Kasper Frandsen’s “Jungle Jumper” is the next target of Playandroid’s world famous quality control and of course we would also like to talk a bit with the developer of this game. This likeable young man comes from Denmark, a beautiful country to the north of Germany, where I travelled a lot during my childhood as you know from the interview with Morten Sandholt. With this in mind: Lad os begynde!
Interview by Frederik Schrader.
10 Questions for Kasper Frandsen
1. Please introduce yourself.
My name is Kasper Frandsen, I’m from Denmark, but I live and work in Ireland as an IT supporter.
2. What made you want to be a game developer?
I’ve loved computer games and computers in general since I was a kid, so it has always been a dream of mine to create games myself, but I never really thought it was feasible. Now after working a boring IT job for a few years, I got very motivated to do something different and interesting that I can hopefully make a living of at some point.
3. What platforms do you develop games for and why?
I only develop for Android so far. There were several reasons to develop for Android first, I already knew Java and I had an Android phone myself. But the biggest deciding factor was probably the low entry cost compared to buying into the apple eco system. I hope to move into developing browser games soon as well, and at some point move into iOS and possibly console development down the road.
4. What are your experiences in porting games between two platforms?
5. How do you get inspiration for a game?
From everywhere really. Playing other games, reading books and bouncing ideas off friends and family. I think you get in a mind set when developing games where you are constantly looking for ideas.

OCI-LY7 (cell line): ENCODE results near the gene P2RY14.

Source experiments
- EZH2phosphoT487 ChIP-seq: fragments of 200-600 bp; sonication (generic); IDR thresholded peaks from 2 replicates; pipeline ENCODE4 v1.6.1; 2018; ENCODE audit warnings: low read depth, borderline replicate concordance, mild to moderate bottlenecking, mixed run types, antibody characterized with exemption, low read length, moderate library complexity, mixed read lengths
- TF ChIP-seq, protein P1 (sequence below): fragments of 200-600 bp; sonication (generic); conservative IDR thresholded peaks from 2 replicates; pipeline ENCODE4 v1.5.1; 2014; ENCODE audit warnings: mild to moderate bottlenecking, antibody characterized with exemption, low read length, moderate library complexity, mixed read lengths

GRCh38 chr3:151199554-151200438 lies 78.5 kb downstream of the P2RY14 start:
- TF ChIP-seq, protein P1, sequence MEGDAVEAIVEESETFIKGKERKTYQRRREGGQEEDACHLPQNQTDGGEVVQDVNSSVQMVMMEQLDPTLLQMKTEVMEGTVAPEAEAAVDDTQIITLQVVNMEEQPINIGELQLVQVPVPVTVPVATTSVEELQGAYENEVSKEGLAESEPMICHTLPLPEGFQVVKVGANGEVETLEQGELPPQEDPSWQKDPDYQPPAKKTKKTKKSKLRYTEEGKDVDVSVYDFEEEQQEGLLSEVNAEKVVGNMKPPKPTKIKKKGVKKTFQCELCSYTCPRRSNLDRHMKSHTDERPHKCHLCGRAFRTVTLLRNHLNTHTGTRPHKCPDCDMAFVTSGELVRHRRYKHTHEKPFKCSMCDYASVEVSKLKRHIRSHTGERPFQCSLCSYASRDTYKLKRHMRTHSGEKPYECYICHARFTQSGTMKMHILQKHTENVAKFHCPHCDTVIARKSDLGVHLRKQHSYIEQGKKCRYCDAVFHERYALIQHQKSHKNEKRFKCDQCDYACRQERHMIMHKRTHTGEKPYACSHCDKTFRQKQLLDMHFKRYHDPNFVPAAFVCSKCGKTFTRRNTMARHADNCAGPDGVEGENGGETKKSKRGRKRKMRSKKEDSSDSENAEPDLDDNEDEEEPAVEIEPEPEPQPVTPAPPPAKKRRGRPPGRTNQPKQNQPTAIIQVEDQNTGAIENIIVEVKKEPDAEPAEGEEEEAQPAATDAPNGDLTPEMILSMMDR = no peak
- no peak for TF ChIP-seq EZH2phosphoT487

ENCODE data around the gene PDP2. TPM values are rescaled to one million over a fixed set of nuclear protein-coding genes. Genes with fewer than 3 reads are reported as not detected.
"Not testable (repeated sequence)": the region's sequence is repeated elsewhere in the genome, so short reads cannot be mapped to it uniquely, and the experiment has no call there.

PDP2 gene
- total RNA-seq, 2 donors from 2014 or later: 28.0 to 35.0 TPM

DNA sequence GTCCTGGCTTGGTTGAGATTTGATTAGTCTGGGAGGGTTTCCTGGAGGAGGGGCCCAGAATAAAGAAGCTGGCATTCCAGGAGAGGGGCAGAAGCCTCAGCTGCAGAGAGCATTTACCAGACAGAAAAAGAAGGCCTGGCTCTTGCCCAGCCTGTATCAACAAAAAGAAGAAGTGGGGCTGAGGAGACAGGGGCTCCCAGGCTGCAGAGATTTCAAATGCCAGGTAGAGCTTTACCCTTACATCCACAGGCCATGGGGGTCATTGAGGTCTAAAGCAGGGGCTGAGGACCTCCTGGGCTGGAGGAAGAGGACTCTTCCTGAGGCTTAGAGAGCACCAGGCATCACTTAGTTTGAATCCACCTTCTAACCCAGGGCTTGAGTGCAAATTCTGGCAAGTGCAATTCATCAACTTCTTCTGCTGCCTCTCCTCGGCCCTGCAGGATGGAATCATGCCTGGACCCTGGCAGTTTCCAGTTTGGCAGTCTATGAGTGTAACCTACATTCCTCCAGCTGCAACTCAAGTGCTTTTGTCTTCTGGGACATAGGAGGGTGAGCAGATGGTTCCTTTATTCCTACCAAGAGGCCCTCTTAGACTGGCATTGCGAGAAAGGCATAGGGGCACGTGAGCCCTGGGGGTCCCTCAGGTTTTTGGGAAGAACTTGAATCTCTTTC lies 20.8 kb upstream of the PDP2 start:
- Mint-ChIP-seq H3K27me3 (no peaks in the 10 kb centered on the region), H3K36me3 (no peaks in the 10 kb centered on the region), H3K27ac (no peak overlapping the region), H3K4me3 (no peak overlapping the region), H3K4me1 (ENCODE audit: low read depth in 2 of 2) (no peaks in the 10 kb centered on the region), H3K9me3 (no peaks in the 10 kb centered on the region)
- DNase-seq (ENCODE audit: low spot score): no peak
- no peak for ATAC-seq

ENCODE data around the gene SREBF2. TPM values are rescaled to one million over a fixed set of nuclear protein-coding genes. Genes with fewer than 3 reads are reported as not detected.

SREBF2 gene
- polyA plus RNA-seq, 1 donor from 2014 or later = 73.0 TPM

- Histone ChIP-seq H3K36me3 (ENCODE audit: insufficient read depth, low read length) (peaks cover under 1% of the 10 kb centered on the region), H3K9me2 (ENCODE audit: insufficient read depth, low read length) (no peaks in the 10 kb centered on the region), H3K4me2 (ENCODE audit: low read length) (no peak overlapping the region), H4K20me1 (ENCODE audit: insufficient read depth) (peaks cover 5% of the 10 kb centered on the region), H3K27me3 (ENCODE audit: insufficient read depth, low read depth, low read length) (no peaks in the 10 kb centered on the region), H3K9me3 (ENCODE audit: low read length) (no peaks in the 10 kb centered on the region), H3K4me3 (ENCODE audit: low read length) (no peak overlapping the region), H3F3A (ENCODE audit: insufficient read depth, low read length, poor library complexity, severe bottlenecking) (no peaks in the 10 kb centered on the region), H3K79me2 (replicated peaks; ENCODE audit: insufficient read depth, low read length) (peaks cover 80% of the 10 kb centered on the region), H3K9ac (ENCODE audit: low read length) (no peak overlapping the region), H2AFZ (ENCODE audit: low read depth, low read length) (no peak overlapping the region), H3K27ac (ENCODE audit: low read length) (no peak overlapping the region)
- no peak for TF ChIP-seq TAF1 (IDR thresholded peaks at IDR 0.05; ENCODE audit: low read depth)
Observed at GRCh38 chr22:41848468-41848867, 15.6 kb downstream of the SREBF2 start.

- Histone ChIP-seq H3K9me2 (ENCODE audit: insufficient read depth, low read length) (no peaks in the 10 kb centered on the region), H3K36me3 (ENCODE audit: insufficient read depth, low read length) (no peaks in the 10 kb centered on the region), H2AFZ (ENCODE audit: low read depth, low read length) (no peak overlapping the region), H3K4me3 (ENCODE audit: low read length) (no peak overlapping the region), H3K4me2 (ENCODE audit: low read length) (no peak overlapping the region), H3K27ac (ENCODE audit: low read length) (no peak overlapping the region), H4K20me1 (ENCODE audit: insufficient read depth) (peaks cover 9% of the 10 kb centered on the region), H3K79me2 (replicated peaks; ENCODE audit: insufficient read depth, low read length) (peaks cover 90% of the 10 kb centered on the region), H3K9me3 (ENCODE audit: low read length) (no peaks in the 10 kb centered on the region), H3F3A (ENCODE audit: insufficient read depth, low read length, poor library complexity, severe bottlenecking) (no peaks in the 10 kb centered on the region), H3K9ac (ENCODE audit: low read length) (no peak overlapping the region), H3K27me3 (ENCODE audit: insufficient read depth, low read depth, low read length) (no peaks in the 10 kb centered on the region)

6. How long does it take for you to write a game from start to finish?
Well, I’ve only written one, Jungle Jumper, and that was quite a learning experience with everything being new. But working on that part time it took me around two months to do.
7. What are the biggest technical challenges when you develop a game?
With android the challenge has been to make sure that the game runs and looks good on as many different phones and tablets as possible.
8. What do you think the future of gaming will look like?
I think that gaming will just get bigger and bigger. Where it will go technically is very hard to guess at. But the more time goes by, the bigger is the part of the population that grew up with gaming and sees it as part of their lives. I think that that is the future of games. It is no longer something looked at as only for kids, but as a form of entertainment as relevant and important as movies, books or sports.
9. What is your favorite game at the moment and why?
10. What is your advice for new developers?
Well I’m still a very new developer myself, but what I found helpful was “to do lists”. There are so many things that need to be done to finish a game, that it can be very difficult to see the full picture. Having a list where you can just take one thing at a time and feel like you’ve accomplished something when you cross something out really helped me.